CHICAGO (November 25, 2019) – Loyola University Chicago freshman guard >Sam Galanopoulos (Skokie, Ill./Niles West) has been named the Missouri Valley Conference Newcomer of the Week, it was announced on Monday by the league office. This marks the first weekly league honor of Galanopoulos’ career.
Galanopoulos averaged 11.5 points, 6.5 rebounds, and a team-best 5.5 assists as Loyola picked up a pair of road wins over Western Athletic Conference (WAC) opponents this past week.
In last Tuesday’s emphatic 98-53 victory over Chicago State, the 5-foot-8 guard flirted with only the second triple-double in program history, finishing with 13 points (6-9 FGs, 1-2 3FGs), eight rebounds, and eight assists, all season-high marks. Galanopoulos again reached double figures in scoring just three days later, adding 10 points (1-8 FGs, 8-9 FTs), five rebounds, and three assists in a thrilling 72-67 double-overtime win at Kansas City.
Galanopoulos is averaging 6.2 points across her five appearances this season. The Niles, Ill. native currently leads all MVC freshmen in assists, handing out 3.6 helpers per game to rank eighth overall in the conference.
Currently sitting at 5-0 on the year, Loyola will be back in action on Sunday, December 1 when it concludes a season-long four-game road trip against Portland at 4 p.m. (CT) in Portland, Ore.
“Before Giannis [Antetokounmpo] there was another Greek. That was me, Dr. George Korkos,” the founding owner of Milwaukee Bucks says with a big grin on his face as he shows the NBA Championship ring he still proudly wears almost five decades after his team won the NBA title.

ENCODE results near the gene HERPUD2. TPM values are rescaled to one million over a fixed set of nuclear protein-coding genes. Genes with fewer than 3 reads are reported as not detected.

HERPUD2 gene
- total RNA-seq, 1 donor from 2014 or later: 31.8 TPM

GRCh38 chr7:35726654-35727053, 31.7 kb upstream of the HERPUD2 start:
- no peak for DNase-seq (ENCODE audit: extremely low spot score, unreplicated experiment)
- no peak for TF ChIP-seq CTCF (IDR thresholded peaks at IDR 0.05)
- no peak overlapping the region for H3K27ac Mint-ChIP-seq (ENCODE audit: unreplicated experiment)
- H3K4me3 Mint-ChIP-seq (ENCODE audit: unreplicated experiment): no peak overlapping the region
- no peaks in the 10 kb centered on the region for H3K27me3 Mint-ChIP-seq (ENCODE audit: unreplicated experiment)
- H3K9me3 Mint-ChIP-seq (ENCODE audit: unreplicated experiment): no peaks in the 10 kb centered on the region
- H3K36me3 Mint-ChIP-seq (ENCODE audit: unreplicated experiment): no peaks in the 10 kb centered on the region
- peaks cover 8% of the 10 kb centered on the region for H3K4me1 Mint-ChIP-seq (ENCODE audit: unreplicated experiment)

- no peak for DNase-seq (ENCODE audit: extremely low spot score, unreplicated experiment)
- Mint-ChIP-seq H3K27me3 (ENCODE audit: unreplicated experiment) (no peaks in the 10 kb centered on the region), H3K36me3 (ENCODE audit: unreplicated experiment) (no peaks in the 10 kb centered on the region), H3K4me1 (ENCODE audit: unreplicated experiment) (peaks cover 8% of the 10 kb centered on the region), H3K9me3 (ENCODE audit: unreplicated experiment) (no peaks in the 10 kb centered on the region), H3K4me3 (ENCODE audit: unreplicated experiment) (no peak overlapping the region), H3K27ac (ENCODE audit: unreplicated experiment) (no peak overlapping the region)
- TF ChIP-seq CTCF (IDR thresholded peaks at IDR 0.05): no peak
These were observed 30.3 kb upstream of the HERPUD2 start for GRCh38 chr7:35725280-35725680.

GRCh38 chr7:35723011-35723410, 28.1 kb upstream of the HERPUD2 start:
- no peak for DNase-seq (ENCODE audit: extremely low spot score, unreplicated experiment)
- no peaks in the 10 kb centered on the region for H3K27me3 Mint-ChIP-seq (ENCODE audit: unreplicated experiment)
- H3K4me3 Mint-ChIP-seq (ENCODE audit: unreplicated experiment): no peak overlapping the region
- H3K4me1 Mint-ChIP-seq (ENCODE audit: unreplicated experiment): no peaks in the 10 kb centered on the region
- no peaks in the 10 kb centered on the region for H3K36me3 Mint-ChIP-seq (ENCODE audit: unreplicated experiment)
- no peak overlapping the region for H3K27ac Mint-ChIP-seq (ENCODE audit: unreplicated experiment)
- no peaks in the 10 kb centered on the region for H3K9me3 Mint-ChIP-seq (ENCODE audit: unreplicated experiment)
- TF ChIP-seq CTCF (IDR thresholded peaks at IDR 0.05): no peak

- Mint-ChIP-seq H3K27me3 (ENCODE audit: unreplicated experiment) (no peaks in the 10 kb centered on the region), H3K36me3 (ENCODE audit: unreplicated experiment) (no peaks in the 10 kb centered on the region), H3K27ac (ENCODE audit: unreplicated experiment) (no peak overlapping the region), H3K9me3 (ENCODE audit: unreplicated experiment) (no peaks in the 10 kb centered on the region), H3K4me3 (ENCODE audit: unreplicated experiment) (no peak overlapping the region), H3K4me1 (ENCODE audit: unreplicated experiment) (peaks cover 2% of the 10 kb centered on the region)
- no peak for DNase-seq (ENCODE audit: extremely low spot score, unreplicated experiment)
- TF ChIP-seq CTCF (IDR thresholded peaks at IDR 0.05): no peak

Korkos, a proud Greek-American, was at the helm of the Bucks when the club wrote the most glorious page in its history by winning the ‘71 championship, thanks in great part to Kareem Abdul Jabaar, whom he describes as “probably the finest basketball player that ever lived” and Oscar Robertson.
The Milwaukee Bucks — with those two stars and a talented cast of role players — would go on to win 66 regular season games in the 1970-1971 season and cruise to the Championship, winning 12 of 14 playoff games, including a 4-0 sweep of the Baltimore Bullets.
Basketball pundits consider that Bucks team as one of the most dominant in the entire history of the NBA.
Korkos, who is now a successful plastic surgeon, describes himself a “sports fanatic,” and still laments the fact that due to his 5’6″ height (1.67 m) he couldn’t play professional basketball himself. “I wasn’t even tall enough to be the trainer, but I loved this sports game,” he says.
With his childlike enthusiasm for the game, he was among those who helped acquire the the Milwaukee Bucks franchise on January 22, 1968. “We were so fortunate to get that franchise. And we got it because of persistence… Once we got it, we were ‘green,’ but we were growing.”